And what are some examples of turquoise use in the Maya world? A number of examples come from the site of Chichén Itzá. One is a wood scepter depicting the maize god in a dive -- dredged from the Sacred Cenote -- that utilizes turquoise mosaic overlay on the god's face. Also found at the site are four turquoise mosaic disks (found in ceremonial caches), one of which was found in the Temple of the Chacmool -- a temple discovered underneath the site's Temple of Warriors.

"Handbook to Life in the Ancient Maya World"; Lynn V. Foster; 2005

"Maya Art and Architecture"; Mary Ellen Miller; 1999

Friday, December 20, 2013

Eduard Seler

Eduard Seler was a deep scholar of Mesoamerica who was born in the mid-1800s and lived into the early 1920s. Seler is known for his research and writings on the native cultures of the Americas. His most noted connection to the ancient Maya world is his decipherment of five glyphs.

Birth and Education
Eduard Georg Seler came into this world December 5, 1849, in a place known as Crossen an der Order, located in what was then Prussia -- the second youngest of four children. He went to Joachimsthalsche Gymnasium (in Berlin) from 1863 until 1869, on a scholarship given to teachers' children (Seler's father, Gottlieb Robert Seler, was a teacher). He then went to the university of Breslau, but only for a year as he was in the Franco-Prussian War from 1870 until 1871 (these were the years of the Franco-Prussian War).

Still in 1871, Seler went to the University of Berlin, and in 1875 he passed an exam called the Oberlehrer. In 1876 he took a position at Berlin's Dorothen-stadtischen Realgymnasium where he taught both math and natural science. He had to stop about four years later because of illness.

Seler moved to Trieste, where he took up learning linguistics, and during this time also seems to have started to learn about pre-Columbian archaeology and ethnography. He got a doctorate in 1887 from the University of Leipzig.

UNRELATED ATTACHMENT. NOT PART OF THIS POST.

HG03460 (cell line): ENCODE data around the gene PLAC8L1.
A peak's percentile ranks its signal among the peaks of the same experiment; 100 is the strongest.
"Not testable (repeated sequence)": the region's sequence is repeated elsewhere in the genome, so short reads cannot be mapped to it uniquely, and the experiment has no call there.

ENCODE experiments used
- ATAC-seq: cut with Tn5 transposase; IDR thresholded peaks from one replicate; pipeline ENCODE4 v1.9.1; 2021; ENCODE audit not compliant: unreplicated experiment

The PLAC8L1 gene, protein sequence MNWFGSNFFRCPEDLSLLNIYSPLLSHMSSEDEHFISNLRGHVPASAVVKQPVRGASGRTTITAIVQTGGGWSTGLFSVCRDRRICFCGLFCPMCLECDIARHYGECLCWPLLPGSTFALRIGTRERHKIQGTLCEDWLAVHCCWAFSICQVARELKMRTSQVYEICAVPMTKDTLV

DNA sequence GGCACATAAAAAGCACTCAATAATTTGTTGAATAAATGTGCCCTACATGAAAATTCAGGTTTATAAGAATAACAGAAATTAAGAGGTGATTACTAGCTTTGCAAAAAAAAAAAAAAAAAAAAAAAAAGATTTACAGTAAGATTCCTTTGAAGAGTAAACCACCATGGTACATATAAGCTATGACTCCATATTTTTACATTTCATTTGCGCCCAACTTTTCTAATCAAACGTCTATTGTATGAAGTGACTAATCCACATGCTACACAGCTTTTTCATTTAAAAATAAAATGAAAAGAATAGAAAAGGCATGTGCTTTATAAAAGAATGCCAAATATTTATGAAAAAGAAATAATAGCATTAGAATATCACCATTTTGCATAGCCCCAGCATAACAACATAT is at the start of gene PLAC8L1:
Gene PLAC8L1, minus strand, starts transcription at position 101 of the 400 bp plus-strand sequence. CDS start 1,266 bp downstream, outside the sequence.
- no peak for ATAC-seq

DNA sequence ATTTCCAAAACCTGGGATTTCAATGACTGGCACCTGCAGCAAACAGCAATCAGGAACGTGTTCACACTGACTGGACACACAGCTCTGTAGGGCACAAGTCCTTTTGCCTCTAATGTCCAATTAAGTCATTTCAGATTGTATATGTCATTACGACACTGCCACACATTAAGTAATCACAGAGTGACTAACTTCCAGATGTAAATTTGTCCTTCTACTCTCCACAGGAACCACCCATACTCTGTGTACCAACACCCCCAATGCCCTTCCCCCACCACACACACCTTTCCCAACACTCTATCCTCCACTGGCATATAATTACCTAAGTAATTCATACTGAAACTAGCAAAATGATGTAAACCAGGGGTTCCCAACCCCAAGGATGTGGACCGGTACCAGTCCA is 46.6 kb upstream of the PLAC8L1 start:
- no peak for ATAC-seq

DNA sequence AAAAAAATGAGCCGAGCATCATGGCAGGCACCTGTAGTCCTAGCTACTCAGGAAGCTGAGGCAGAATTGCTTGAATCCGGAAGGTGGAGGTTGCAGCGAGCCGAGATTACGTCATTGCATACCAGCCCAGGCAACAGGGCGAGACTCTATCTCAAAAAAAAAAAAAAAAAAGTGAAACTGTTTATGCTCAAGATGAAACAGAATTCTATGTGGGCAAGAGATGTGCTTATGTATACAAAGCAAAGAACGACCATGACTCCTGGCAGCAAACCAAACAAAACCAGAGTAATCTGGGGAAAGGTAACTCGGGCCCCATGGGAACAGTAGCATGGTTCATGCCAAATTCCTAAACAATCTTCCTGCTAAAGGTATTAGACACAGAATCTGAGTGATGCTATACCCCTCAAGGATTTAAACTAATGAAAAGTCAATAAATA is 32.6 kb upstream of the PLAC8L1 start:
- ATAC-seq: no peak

From 1904 until the year he died, Seler was the director of the Königlichen Museum Für Völkerkunde's American Division, located in Berlin.

One Mesoamerica in General
In terms of identifying the continuum of Mesoamerican ideology, Seler pointed out how "Mexican" cultures (like the Aztec) shared some ideas with the Maya. His essays on Mesoamerica, when put together make up five volumes.

Seler learned different Mesoamerican languages, including Nahuatl. He found a patron in a man named Duc de Loubat, who gave him money to visit Mesoamerica, and also published Seler's work with color photos.

On the Maya Specifically
Although Seler had much knowledge on Mesoamerica, he did not greatly contribute to the decipherment of the Maya writing system. Seler did not believe that the ancient Maya writing system actually was a writing system. In fact, he and another man, Cyrus Thomas, published papers back and forth at each other in Science (a magazine) from 1892 until 1893, arguing their positions.

Although he was wrong about the Maya writing system, Seler did discover one thing: the glyphs for the world colors. These are the colors connected to the world directions -- with one color being connected to one direction.

Seler died in November 1922 in his home in Berlin. His body was cremated and placed inside an urn in the Aztec style. This urn was then put in a mausoleum in Steglitz that belonged to his wife's family. Later, his wife died and her remains were also placed in the mausoleum.

"Breaking the Maya Code"; Michael D. Coe; 1992